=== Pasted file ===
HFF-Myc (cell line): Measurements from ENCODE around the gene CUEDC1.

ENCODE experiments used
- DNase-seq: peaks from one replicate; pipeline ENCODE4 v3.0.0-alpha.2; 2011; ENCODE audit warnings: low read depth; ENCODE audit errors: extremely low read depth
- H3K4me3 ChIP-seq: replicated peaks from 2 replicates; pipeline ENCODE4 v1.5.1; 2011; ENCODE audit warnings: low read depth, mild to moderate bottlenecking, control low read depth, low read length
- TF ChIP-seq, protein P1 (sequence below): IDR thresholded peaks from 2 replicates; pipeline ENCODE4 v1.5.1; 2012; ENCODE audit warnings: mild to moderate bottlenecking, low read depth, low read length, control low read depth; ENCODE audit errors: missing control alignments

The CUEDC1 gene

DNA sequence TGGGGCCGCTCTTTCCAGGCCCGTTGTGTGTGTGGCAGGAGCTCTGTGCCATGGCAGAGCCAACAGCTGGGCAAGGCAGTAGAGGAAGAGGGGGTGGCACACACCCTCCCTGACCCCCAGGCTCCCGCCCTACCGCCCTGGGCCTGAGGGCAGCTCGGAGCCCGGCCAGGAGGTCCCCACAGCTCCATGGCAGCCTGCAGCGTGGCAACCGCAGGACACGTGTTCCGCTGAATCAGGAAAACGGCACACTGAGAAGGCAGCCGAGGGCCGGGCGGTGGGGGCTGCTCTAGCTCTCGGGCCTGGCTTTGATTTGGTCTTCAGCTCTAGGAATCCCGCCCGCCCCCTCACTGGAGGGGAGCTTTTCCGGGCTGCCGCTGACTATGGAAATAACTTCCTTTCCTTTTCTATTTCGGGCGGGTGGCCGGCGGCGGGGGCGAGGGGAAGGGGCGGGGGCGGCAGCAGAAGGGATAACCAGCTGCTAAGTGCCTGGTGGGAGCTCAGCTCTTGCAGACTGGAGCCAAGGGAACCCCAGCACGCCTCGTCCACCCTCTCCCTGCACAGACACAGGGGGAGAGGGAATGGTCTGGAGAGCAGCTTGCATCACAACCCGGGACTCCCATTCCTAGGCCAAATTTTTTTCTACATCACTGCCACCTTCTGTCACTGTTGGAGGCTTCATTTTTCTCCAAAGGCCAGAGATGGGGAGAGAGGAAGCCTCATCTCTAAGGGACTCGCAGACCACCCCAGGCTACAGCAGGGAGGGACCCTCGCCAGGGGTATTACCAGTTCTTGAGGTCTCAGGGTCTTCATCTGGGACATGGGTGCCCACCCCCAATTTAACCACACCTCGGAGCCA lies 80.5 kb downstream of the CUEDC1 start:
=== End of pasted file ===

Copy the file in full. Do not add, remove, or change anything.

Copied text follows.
HFF-Myc (cell line): Measurements from ENCODE around the gene CUEDC1.

ENCODE experiments used
- DNase-seq: peaks from one replicate; pipeline ENCODE4 v3.0.0-alpha.2; 2011; ENCODE audit warnings: low read depth; ENCODE audit errors: extremely low read depth
- H3K4me3 ChIP-seq: replicated peaks from 2 replicates; pipeline ENCODE4 v1.5.1; 2011; ENCODE audit warnings: low read depth, mild to moderate bottlenecking, control low read depth, low read length
- TF ChIP-seq, protein P1 (sequence below): IDR thresholded peaks from 2 replicates; pipeline ENCODE4 v1.5.1; 2012; ENCODE audit warnings: mild to moderate bottlenecking, low read depth, low read length, control low read depth; ENCODE audit errors: missing control alignments

The CUEDC1 gene

DNA sequence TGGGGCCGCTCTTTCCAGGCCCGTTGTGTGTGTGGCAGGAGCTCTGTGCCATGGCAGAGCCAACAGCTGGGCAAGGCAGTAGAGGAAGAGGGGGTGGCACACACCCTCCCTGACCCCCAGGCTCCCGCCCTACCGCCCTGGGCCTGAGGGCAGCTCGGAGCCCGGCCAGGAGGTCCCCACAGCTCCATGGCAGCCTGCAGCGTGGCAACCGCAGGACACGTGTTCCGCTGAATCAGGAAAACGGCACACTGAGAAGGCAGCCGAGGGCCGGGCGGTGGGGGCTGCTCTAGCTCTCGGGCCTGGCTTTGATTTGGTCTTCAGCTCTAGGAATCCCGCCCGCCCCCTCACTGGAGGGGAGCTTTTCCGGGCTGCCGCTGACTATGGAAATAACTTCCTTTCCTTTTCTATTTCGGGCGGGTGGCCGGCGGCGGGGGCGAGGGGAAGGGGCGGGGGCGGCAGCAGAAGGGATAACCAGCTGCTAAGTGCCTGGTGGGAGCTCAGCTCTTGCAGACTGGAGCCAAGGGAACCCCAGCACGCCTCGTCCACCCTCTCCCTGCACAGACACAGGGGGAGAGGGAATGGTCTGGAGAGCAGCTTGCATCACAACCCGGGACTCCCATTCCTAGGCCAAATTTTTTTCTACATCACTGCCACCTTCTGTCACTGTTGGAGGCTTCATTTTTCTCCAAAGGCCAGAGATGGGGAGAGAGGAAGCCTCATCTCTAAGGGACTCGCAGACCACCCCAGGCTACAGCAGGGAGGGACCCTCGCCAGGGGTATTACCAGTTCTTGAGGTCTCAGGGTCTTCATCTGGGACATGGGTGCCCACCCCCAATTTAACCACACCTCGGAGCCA lies 80.5 kb downstream of the CUEDC1 start: